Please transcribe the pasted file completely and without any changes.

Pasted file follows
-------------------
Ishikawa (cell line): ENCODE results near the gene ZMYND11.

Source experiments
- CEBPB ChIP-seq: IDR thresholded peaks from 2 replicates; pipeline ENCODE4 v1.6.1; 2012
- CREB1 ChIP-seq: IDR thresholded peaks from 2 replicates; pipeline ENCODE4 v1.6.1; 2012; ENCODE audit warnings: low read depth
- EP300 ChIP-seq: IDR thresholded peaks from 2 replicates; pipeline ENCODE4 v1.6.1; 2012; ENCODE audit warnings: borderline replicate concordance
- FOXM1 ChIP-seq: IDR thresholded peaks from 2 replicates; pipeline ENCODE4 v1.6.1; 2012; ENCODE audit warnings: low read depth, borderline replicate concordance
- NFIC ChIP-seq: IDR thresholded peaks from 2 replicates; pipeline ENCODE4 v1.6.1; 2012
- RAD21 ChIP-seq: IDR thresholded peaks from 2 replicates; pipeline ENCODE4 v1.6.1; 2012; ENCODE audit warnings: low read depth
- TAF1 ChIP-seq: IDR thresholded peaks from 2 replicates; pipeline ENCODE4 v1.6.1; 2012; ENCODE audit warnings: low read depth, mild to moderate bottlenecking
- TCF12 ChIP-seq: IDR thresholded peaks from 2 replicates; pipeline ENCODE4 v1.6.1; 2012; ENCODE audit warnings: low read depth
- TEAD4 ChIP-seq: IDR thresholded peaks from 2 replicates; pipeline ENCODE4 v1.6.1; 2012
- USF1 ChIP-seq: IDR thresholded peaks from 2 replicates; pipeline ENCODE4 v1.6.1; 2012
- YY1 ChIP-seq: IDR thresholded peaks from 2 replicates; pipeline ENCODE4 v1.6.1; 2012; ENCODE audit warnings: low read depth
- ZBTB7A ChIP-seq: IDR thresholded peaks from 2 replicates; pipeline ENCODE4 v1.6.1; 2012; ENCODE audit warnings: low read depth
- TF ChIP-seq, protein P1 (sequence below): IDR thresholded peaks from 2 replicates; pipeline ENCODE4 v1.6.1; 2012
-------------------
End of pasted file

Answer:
Ishikawa (cell line): ENCODE results near the gene ZMYND11.

Source experiments
- CEBPB ChIP-seq: IDR thresholded peaks from 2 replicates; pipeline ENCODE4 v1.6.1; 2012
- CREB1 ChIP-seq: IDR thresholded peaks from 2 replicates; pipeline ENCODE4 v1.6.1; 2012; ENCODE audit warnings: low read depth
- EP300 ChIP-seq: IDR thresholded peaks from 2 replicates; pipeline ENCODE4 v1.6.1; 2012; ENCODE audit warnings: borderline replicate concordance
- FOXM1 ChIP-seq: IDR thresholded peaks from 2 replicates; pipeline ENCODE4 v1.6.1; 2012; ENCODE audit warnings: low read depth, borderline replicate concordance
- NFIC ChIP-seq: IDR thresholded peaks from 2 replicates; pipeline ENCODE4 v1.6.1; 2012
- RAD21 ChIP-seq: IDR thresholded peaks from 2 replicates; pipeline ENCODE4 v1.6.1; 2012; ENCODE audit warnings: low read depth
- TAF1 ChIP-seq: IDR thresholded peaks from 2 replicates; pipeline ENCODE4 v1.6.1; 2012; ENCODE audit warnings: low read depth, mild to moderate bottlenecking
- TCF12 ChIP-seq: IDR thresholded peaks from 2 replicates; pipeline ENCODE4 v1.6.1; 2012; ENCODE audit warnings: low read depth
- TEAD4 ChIP-seq: IDR thresholded peaks from 2 replicates; pipeline ENCODE4 v1.6.1; 2012
- USF1 ChIP-seq: IDR thresholded peaks from 2 replicates; pipeline ENCODE4 v1.6.1; 2012
- YY1 ChIP-seq: IDR thresholded peaks from 2 replicates; pipeline ENCODE4 v1.6.1; 2012; ENCODE audit warnings: low read depth
- ZBTB7A ChIP-seq: IDR thresholded peaks from 2 replicates; pipeline ENCODE4 v1.6.1; 2012; ENCODE audit warnings: low read depth
- TF ChIP-seq, protein P1 (sequence below): IDR thresholded peaks from 2 replicates; pipeline ENCODE4 v1.6.1; 2012